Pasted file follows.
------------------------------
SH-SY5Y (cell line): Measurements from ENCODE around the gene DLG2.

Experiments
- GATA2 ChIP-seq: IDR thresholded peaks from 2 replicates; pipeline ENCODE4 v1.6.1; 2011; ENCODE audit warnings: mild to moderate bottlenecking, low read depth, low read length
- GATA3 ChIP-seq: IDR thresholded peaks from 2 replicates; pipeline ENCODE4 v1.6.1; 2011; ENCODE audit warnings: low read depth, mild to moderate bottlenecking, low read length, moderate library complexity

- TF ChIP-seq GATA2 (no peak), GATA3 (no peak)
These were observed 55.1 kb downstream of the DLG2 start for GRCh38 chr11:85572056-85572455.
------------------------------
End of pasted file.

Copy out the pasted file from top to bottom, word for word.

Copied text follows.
SH-SY5Y (cell line): Measurements from ENCODE around the gene DLG2.

Experiments
- GATA2 ChIP-seq: IDR thresholded peaks from 2 replicates; pipeline ENCODE4 v1.6.1; 2011; ENCODE audit warnings: mild to moderate bottlenecking, low read depth, low read length
- GATA3 ChIP-seq: IDR thresholded peaks from 2 replicates; pipeline ENCODE4 v1.6.1; 2011; ENCODE audit warnings: low read depth, mild to moderate bottlenecking, low read length, moderate library complexity

- TF ChIP-seq GATA2 (no peak), GATA3 (no peak)
These were observed 55.1 kb downstream of the DLG2 start for GRCh38 chr11:85572056-85572455.